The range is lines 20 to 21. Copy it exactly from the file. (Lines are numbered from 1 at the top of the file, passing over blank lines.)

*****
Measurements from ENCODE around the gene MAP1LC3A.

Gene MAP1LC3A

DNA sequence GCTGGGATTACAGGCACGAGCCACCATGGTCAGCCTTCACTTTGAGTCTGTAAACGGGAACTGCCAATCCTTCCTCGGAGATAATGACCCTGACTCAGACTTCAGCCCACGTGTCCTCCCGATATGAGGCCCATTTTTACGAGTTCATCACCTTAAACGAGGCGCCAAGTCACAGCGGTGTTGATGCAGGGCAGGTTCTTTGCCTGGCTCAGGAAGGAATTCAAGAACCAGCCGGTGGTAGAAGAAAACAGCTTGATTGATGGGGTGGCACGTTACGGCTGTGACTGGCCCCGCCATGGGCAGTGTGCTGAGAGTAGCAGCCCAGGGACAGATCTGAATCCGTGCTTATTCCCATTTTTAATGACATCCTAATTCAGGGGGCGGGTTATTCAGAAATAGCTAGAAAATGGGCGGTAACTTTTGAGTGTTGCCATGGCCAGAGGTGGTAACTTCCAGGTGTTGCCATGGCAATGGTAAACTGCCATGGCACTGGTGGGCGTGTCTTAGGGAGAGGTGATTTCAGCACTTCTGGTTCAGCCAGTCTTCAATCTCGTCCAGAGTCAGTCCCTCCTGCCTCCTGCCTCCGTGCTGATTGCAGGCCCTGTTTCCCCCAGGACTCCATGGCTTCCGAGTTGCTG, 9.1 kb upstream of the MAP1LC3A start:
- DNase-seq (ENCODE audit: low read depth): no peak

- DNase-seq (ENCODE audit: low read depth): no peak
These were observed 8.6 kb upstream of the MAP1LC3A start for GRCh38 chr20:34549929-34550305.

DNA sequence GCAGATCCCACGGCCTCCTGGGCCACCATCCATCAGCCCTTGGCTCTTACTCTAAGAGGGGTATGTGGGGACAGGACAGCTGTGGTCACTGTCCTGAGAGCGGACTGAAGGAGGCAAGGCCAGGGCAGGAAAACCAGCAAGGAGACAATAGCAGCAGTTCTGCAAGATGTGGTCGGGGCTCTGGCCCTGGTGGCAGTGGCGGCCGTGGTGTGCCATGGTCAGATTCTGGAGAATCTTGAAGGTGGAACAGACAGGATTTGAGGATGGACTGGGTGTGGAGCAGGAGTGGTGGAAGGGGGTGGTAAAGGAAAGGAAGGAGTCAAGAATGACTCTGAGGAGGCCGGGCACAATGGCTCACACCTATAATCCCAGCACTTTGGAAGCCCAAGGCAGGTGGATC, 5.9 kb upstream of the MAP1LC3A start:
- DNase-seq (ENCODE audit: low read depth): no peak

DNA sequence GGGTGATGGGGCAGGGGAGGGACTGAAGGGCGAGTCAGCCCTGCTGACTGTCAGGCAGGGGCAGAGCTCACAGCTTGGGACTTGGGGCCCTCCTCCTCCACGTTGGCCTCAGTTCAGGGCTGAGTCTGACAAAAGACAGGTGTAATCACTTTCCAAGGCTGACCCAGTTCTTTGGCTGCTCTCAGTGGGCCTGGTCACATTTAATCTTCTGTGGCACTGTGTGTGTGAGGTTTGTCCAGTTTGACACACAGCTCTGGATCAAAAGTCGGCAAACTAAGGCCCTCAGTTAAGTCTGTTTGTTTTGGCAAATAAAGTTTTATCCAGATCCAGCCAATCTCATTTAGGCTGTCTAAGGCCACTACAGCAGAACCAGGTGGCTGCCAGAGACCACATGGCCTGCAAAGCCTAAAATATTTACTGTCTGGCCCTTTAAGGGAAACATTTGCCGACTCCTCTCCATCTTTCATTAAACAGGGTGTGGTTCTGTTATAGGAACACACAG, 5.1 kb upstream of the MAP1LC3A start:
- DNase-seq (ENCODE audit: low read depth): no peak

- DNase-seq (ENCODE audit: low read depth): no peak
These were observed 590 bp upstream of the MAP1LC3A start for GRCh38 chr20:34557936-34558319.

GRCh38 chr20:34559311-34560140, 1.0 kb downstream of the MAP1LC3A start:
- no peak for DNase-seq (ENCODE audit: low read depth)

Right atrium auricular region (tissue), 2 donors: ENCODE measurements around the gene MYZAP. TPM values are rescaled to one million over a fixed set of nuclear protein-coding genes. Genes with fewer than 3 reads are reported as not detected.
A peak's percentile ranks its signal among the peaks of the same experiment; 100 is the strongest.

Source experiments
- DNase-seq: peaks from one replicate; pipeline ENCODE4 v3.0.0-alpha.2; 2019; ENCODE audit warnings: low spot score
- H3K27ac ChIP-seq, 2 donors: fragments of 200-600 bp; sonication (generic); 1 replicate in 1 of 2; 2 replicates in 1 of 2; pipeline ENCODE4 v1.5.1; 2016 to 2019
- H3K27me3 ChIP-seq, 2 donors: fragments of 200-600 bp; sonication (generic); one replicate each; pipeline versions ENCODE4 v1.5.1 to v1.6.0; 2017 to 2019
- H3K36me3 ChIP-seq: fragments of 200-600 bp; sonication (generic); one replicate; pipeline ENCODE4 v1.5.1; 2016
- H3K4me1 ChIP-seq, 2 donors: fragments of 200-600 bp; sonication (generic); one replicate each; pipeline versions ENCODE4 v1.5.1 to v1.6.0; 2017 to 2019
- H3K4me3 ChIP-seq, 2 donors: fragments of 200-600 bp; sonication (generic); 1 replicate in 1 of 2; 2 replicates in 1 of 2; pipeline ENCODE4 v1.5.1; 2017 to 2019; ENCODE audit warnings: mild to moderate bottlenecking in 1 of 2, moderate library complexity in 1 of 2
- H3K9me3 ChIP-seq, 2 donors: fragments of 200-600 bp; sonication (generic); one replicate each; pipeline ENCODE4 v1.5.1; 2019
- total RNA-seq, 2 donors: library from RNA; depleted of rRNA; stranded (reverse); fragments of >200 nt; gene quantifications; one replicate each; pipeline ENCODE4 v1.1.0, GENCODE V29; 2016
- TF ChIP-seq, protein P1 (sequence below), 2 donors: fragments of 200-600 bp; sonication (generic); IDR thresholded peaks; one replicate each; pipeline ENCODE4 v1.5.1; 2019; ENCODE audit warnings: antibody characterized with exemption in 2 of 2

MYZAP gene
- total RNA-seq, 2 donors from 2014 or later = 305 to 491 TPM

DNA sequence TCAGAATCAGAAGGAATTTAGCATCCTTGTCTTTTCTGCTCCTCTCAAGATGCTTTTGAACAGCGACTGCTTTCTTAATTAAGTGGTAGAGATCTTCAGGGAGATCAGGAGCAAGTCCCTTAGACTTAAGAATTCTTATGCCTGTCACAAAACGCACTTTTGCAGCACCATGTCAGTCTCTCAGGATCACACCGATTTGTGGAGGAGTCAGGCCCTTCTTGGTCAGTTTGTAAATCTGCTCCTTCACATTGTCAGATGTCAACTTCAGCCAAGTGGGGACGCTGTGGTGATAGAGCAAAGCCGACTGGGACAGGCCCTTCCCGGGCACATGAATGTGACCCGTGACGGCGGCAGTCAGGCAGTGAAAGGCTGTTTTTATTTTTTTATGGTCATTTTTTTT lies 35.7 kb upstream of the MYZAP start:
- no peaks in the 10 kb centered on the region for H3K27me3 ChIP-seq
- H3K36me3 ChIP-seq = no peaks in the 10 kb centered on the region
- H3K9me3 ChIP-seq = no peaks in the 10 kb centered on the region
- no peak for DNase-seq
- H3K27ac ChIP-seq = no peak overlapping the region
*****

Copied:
- H3K27me3 ChIP-seq, 2 donors: fragments of 200-600 bp; sonication (generic); one replicate each; pipeline versions ENCODE4 v1.5.1 to v1.6.0; 2017 to 2019
- H3K36me3 ChIP-seq: fragments of 200-600 bp; sonication (generic); one replicate; pipeline ENCODE4 v1.5.1; 2016